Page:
Editorial, JCMS Vol. 4(2)
Chronic urticaria is a common but frustrating problem to both patients and physicians. The article by Sharma, Miller, and Murray discusses the results of a questionnaire distributed to allergists, der-matologists, and physicians interested in urticaria. The results of the questionnaire highlight the dif-ferences and similarities in approaches to the investigation and management of patients with urticaria. This is followed by an insightful guest editorial by Dr. Gordon Sussman, an allergist with extensive expe-rience with this disorder.
A revolution in telecommunications is clearly shaping our lives in the 21st century. The Internet is p roviding extensive information to both physicians and patients and it has considerably advanced med-ical care. Another avenue where telecommunications is playing a significant role is in the area of telemedicine. Telemedicine allows access to care to underserviced areas where tertiary services are not normally available. The article by Phillips and colleagues discusses the role of teledermatology and the potential for this modality in future dermatologic care.
In addition to advances in telecommuncations, one of the major advances that medicine has faced is in the area of biotechnology. Our therapeutic choices have increased exponentially with the advent of newer agents, many as a result of biotechnologic advances. This has been particularly true in the area of immune modulation. The recently approved topical immune response modulator imiquimod is one such agent which has been shown to be effective in the treatment of genital warts. Liota and col-leagues have now expanded the use of imiquimod to the treatment of molluscum contagiosum. In addi-tion to telecommunications and biotechnology, our specialty has seen significant changes in laser t reatment of skin disorders.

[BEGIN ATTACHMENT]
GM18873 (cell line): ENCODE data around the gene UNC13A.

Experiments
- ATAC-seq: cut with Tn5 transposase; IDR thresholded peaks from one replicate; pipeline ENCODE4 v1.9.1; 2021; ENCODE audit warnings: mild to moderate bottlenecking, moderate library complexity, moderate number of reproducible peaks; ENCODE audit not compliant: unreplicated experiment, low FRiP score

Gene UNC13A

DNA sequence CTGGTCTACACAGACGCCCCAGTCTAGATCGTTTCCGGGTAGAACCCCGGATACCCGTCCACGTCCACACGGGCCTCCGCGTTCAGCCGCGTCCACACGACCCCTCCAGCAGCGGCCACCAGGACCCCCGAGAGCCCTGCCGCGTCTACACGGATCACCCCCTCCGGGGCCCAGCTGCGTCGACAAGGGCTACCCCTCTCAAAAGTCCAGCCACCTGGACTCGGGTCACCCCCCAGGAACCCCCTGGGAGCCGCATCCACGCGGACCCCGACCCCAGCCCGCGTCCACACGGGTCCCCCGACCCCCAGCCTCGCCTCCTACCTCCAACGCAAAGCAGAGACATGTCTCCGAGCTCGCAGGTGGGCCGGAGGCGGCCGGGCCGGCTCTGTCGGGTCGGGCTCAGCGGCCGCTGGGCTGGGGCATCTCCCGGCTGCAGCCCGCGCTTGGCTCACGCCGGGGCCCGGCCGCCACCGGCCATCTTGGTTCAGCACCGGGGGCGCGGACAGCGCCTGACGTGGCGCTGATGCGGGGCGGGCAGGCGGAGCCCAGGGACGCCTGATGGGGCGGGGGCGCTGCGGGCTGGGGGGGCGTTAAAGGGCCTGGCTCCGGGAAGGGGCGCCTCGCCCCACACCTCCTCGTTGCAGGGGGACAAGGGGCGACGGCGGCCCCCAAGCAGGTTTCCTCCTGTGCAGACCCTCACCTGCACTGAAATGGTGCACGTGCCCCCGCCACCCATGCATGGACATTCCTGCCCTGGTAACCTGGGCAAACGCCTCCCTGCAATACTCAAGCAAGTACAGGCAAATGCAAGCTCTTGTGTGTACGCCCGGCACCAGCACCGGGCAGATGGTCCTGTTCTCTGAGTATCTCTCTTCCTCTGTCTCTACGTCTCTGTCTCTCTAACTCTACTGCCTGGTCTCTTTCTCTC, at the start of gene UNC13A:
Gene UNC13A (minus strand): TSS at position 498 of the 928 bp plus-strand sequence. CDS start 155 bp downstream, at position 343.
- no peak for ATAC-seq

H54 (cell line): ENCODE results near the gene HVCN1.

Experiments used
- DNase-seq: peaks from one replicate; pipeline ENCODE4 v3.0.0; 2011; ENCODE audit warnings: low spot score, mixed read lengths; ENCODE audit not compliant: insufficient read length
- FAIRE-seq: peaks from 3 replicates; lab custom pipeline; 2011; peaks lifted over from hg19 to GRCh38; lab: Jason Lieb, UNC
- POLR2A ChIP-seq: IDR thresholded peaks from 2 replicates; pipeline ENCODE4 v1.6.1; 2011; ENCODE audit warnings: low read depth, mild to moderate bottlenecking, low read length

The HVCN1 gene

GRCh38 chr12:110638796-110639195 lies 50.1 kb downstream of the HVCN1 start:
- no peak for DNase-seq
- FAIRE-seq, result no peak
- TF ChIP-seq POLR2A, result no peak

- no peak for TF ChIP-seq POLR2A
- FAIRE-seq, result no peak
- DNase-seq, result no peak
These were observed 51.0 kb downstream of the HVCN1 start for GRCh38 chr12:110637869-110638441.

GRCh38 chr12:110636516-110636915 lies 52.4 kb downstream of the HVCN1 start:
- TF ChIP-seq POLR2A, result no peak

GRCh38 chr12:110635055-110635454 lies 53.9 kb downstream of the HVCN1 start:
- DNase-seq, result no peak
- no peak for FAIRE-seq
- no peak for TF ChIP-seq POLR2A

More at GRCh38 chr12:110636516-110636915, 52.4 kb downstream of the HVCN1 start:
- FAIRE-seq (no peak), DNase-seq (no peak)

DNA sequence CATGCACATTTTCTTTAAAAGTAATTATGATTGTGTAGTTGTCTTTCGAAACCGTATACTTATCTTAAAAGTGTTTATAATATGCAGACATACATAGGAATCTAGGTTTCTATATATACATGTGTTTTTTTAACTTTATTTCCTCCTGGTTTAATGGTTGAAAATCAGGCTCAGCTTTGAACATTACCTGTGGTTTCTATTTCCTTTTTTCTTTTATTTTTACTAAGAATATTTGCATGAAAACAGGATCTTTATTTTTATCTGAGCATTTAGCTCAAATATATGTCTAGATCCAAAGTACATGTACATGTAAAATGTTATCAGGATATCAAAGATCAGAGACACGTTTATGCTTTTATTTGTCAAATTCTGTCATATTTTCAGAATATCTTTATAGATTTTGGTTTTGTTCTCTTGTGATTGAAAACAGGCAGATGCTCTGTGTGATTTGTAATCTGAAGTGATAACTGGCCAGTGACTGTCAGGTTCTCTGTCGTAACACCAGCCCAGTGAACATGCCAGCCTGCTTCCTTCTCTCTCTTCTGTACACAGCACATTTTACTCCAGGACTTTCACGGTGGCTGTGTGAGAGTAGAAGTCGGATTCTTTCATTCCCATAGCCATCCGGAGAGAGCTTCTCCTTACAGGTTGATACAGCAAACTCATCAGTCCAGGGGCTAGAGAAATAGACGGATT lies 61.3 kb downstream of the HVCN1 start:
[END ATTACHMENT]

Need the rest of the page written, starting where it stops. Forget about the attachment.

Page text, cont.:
One of the growing trends in laser therapy is the use of lasers for hair removal. Laughlin et al. examine the use of alexandrite laser, and have demonstrated the long term effectiveness of this laser in hair removal. One of the most devastating conditions seen by dermatologists is toxic epidermal necrolysis. Eisen and Shear review advances and delineate the optimal approach to care of patients with this potentially life threatening disease.
In our continuing Genetics series, Bale and Toro describe the advances in the genetic and molecu-lar approaches in identifying Darier-White disease.
A further trend in medicine in the 21st century is the empowerment of patients to become more actively involved in their clinical care. The article by Jackson recounts the personal observation of John Updike, the prolific, erudite American author who was diagnosed at an early age with psoriasis. His thoughts about his disease and treatment are important reading for all physicians.
Daniel N. Sauder
Division of Dermatology
University of Toronto
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